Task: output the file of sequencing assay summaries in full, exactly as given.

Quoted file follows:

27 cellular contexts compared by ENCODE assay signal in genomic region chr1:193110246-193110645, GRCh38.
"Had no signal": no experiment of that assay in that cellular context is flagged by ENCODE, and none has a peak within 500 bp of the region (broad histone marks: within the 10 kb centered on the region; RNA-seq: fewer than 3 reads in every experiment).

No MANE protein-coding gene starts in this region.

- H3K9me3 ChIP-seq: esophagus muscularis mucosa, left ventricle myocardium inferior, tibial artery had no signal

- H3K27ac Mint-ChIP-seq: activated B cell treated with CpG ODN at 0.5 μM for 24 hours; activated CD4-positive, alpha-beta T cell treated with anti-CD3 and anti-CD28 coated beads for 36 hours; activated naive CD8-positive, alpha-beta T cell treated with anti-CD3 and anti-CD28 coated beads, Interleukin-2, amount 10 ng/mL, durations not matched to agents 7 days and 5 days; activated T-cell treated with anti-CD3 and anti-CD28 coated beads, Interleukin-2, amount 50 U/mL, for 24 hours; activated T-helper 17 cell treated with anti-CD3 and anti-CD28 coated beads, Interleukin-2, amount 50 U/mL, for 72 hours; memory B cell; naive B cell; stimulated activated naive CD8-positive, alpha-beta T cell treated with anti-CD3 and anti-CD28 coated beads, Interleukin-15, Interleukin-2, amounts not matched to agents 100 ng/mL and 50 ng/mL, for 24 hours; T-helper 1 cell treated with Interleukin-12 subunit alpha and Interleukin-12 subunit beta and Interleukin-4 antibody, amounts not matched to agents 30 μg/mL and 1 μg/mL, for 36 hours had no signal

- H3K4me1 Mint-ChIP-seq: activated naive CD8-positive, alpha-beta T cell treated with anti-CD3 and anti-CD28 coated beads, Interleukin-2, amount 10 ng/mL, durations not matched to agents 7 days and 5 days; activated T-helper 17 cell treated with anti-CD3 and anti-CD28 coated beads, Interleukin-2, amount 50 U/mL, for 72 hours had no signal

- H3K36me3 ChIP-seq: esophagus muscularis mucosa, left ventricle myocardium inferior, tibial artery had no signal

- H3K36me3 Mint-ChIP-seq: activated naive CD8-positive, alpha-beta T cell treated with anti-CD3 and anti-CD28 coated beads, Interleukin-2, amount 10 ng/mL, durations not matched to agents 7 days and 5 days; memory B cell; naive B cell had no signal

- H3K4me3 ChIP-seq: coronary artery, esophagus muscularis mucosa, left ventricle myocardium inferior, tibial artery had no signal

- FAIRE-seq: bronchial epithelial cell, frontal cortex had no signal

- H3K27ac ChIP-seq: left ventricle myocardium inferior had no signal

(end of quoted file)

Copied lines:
27 cellular contexts compared by ENCODE assay signal in genomic region chr1:193110246-193110645, GRCh38.
"Had no signal": no experiment of that assay in that cellular context is flagged by ENCODE, and none has a peak within 500 bp of the region (broad histone marks: within the 10 kb centered on the region; RNA-seq: fewer than 3 reads in every experiment).

No MANE protein-coding gene starts in this region.

- H3K9me3 ChIP-seq: esophagus muscularis mucosa, left ventricle myocardium inferior, tibial artery had no signal

- H3K27ac Mint-ChIP-seq: activated B cell treated with CpG ODN at 0.5 μM for 24 hours; activated CD4-positive, alpha-beta T cell treated with anti-CD3 and anti-CD28 coated beads for 36 hours; activated naive CD8-positive, alpha-beta T cell treated with anti-CD3 and anti-CD28 coated beads, Interleukin-2, amount 10 ng/mL, durations not matched to agents 7 days and 5 days; activated T-cell treated with anti-CD3 and anti-CD28 coated beads, Interleukin-2, amount 50 U/mL, for 24 hours; activated T-helper 17 cell treated with anti-CD3 and anti-CD28 coated beads, Interleukin-2, amount 50 U/mL, for 72 hours; memory B cell; naive B cell; stimulated activated naive CD8-positive, alpha-beta T cell treated with anti-CD3 and anti-CD28 coated beads, Interleukin-15, Interleukin-2, amounts not matched to agents 100 ng/mL and 50 ng/mL, for 24 hours; T-helper 1 cell treated with Interleukin-12 subunit alpha and Interleukin-12 subunit beta and Interleukin-4 antibody, amounts not matched to agents 30 μg/mL and 1 μg/mL, for 36 hours had no signal

- H3K4me1 Mint-ChIP-seq: activated naive CD8-positive, alpha-beta T cell treated with anti-CD3 and anti-CD28 coated beads, Interleukin-2, amount 10 ng/mL, durations not matched to agents 7 days and 5 days; activated T-helper 17 cell treated with anti-CD3 and anti-CD28 coated beads, Interleukin-2, amount 50 U/mL, for 72 hours had no signal

- H3K36me3 ChIP-seq: esophagus muscularis mucosa, left ventricle myocardium inferior, tibial artery had no signal

- H3K36me3 Mint-ChIP-seq: activated naive CD8-positive, alpha-beta T cell treated with anti-CD3 and anti-CD28 coated beads, Interleukin-2, amount 10 ng/mL, durations not matched to agents 7 days and 5 days; memory B cell; naive B cell had no signal

- H3K4me3 ChIP-seq: coronary artery, esophagus muscularis mucosa, left ventricle myocardium inferior, tibial artery had no signal

- FAIRE-seq: bronchial epithelial cell, frontal cortex had no signal

- H3K27ac ChIP-seq: left ventricle myocardium inferior had no signal